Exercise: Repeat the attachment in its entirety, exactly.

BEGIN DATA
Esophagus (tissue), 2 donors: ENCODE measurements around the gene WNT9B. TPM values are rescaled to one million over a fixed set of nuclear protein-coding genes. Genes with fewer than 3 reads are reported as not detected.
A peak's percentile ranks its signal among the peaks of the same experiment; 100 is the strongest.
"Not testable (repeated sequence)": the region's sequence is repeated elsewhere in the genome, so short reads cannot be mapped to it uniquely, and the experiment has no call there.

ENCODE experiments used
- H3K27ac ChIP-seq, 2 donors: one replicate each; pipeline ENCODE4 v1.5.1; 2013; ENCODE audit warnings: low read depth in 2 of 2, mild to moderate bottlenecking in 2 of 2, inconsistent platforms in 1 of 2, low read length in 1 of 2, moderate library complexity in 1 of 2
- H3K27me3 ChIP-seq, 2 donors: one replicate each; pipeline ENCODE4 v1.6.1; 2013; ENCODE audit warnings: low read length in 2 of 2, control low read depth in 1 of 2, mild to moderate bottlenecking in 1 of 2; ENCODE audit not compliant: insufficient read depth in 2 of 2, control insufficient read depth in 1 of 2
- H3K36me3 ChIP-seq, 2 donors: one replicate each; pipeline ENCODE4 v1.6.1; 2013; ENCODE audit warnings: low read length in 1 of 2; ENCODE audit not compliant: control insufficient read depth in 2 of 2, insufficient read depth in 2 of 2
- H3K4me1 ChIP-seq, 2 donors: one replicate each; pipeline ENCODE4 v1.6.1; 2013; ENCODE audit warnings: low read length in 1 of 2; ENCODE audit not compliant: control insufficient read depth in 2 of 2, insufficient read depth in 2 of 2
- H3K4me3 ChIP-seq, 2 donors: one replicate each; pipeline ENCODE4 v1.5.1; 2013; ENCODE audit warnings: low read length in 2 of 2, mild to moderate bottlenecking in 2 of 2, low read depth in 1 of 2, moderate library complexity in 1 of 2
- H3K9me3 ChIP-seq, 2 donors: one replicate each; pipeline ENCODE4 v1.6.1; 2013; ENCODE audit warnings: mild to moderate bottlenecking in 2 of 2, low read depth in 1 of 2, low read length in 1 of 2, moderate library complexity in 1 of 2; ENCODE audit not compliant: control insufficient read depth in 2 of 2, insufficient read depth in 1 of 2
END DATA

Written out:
Esophagus (tissue), 2 donors: ENCODE measurements around the gene WNT9B. TPM values are rescaled to one million over a fixed set of nuclear protein-coding genes. Genes with fewer than 3 reads are reported as not detected.
A peak's percentile ranks its signal among the peaks of the same experiment; 100 is the strongest.
"Not testable (repeated sequence)": the region's sequence is repeated elsewhere in the genome, so short reads cannot be mapped to it uniquely, and the experiment has no call there.

ENCODE experiments used
- H3K27ac ChIP-seq, 2 donors: one replicate each; pipeline ENCODE4 v1.5.1; 2013; ENCODE audit warnings: low read depth in 2 of 2, mild to moderate bottlenecking in 2 of 2, inconsistent platforms in 1 of 2, low read length in 1 of 2, moderate library complexity in 1 of 2
- H3K27me3 ChIP-seq, 2 donors: one replicate each; pipeline ENCODE4 v1.6.1; 2013; ENCODE audit warnings: low read length in 2 of 2, control low read depth in 1 of 2, mild to moderate bottlenecking in 1 of 2; ENCODE audit not compliant: insufficient read depth in 2 of 2, control insufficient read depth in 1 of 2
- H3K36me3 ChIP-seq, 2 donors: one replicate each; pipeline ENCODE4 v1.6.1; 2013; ENCODE audit warnings: low read length in 1 of 2; ENCODE audit not compliant: control insufficient read depth in 2 of 2, insufficient read depth in 2 of 2
- H3K4me1 ChIP-seq, 2 donors: one replicate each; pipeline ENCODE4 v1.6.1; 2013; ENCODE audit warnings: low read length in 1 of 2; ENCODE audit not compliant: control insufficient read depth in 2 of 2, insufficient read depth in 2 of 2
- H3K4me3 ChIP-seq, 2 donors: one replicate each; pipeline ENCODE4 v1.5.1; 2013; ENCODE audit warnings: low read length in 2 of 2, mild to moderate bottlenecking in 2 of 2, low read depth in 1 of 2, moderate library complexity in 1 of 2
- H3K9me3 ChIP-seq, 2 donors: one replicate each; pipeline ENCODE4 v1.6.1; 2013; ENCODE audit warnings: mild to moderate bottlenecking in 2 of 2, low read depth in 1 of 2, low read length in 1 of 2, moderate library complexity in 1 of 2; ENCODE audit not compliant: control insufficient read depth in 2 of 2, insufficient read depth in 1 of 2